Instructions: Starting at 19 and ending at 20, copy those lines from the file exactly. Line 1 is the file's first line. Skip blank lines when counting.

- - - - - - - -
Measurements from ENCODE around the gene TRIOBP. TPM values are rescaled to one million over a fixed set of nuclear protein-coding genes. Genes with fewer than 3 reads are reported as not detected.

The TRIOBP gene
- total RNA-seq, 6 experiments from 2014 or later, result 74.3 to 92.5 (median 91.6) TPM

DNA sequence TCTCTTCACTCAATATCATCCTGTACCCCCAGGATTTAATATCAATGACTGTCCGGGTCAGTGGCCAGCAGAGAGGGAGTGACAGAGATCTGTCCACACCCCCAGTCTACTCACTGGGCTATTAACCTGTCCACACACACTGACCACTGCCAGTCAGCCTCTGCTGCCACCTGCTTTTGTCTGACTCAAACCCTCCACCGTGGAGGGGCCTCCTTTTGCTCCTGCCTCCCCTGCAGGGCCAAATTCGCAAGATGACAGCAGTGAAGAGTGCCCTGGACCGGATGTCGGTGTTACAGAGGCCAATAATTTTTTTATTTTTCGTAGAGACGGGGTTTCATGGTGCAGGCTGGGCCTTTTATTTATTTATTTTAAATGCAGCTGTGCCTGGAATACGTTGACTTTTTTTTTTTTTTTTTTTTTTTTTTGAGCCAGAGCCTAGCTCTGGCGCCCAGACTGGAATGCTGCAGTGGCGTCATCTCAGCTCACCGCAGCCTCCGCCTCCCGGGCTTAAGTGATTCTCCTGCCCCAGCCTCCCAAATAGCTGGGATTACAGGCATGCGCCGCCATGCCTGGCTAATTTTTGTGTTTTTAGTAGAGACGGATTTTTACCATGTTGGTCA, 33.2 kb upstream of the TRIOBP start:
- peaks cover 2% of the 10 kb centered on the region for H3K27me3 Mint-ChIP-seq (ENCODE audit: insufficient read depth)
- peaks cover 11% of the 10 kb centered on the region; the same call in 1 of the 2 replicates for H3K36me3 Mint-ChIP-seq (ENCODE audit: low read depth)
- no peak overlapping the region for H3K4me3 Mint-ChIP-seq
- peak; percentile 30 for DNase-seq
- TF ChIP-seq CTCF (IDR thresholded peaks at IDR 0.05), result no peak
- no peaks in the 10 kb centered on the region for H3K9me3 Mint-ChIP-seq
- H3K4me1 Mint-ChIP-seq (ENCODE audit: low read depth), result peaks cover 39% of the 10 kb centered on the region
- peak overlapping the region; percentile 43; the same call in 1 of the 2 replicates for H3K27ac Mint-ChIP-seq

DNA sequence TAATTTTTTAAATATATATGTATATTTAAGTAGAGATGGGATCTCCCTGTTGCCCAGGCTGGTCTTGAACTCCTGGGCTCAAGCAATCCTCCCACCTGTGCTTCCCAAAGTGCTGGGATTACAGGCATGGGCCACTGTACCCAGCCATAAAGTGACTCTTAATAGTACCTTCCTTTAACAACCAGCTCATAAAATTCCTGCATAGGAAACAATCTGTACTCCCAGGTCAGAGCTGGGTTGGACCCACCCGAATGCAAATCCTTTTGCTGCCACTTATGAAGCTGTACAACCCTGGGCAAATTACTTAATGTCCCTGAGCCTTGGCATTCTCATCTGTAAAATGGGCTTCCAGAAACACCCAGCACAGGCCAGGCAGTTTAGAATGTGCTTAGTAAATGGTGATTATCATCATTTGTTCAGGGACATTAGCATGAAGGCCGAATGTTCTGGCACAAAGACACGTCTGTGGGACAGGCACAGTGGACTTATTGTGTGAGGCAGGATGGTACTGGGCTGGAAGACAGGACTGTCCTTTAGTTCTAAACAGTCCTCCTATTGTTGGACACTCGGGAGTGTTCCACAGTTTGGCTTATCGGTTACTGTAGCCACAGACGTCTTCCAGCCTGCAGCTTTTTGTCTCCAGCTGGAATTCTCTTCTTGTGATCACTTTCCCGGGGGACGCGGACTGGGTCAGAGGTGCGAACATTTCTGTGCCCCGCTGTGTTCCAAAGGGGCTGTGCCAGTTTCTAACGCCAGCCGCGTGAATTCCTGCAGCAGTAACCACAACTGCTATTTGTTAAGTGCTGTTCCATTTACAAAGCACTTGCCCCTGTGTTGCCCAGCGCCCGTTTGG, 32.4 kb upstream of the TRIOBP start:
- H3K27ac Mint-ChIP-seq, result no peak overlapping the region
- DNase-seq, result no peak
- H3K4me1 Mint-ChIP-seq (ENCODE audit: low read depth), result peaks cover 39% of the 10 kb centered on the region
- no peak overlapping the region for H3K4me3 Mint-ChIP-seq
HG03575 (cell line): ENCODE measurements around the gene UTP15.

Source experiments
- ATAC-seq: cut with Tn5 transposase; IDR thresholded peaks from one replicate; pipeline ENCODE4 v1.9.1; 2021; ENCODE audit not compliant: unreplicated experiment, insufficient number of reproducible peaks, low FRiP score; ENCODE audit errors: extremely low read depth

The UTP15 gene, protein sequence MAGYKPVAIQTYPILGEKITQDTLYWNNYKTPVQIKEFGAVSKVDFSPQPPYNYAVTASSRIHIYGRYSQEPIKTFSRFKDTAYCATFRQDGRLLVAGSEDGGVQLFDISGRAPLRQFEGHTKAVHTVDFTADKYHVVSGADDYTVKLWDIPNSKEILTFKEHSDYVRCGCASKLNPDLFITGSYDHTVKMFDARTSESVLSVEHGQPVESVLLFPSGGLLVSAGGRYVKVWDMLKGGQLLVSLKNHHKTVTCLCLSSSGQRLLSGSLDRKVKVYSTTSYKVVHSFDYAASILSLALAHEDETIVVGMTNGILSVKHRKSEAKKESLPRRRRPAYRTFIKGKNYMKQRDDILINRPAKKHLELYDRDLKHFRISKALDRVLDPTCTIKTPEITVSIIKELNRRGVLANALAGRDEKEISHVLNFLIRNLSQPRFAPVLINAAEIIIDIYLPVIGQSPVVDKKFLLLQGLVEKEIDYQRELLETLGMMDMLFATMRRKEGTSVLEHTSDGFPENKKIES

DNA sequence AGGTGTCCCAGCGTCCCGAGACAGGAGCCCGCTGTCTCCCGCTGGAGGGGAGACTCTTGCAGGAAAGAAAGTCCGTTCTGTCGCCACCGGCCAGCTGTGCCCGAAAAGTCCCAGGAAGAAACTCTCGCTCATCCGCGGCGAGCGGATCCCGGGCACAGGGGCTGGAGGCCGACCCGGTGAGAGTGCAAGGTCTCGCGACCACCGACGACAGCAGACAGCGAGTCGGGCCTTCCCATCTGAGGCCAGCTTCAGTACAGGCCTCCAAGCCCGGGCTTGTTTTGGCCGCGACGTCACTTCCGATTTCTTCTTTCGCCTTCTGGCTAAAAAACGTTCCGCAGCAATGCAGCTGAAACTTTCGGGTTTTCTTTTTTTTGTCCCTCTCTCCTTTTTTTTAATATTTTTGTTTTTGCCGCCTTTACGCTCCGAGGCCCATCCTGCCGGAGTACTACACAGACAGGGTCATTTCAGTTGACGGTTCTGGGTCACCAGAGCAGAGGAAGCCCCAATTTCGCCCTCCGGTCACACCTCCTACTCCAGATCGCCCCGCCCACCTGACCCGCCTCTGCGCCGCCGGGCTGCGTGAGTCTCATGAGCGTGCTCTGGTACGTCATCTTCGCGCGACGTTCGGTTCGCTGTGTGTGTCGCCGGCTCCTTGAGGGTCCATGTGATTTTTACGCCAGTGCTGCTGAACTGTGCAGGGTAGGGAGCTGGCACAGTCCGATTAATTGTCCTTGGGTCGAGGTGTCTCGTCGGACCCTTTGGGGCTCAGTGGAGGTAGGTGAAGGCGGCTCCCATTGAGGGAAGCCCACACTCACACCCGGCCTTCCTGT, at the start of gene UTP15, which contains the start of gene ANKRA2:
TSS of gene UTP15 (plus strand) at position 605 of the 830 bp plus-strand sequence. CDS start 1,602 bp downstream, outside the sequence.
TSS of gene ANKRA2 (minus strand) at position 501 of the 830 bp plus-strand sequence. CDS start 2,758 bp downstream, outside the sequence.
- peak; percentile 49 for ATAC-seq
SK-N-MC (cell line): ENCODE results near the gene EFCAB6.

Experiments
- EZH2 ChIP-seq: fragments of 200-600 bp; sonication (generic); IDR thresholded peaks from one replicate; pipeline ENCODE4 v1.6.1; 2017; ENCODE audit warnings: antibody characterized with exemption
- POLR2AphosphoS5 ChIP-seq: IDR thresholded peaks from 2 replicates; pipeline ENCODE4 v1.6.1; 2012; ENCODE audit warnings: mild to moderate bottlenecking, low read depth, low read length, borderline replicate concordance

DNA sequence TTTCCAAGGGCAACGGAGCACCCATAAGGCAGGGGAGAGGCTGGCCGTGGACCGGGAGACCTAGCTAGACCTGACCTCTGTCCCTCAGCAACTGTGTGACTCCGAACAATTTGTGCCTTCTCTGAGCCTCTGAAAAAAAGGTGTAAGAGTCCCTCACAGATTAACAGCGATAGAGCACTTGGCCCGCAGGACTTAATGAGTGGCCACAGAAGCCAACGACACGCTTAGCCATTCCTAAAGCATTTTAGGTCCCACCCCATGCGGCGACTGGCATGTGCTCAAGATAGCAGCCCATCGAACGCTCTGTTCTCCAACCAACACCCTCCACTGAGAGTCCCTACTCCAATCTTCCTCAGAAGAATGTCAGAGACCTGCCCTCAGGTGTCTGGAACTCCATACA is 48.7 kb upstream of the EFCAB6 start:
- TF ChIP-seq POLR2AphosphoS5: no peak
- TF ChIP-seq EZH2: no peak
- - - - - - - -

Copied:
Source experiments
- ATAC-seq: cut with Tn5 transposase; IDR thresholded peaks from one replicate; pipeline ENCODE4 v1.9.1; 2021; ENCODE audit not compliant: unreplicated experiment, insufficient number of reproducible peaks, low FRiP score; ENCODE audit errors: extremely low read depth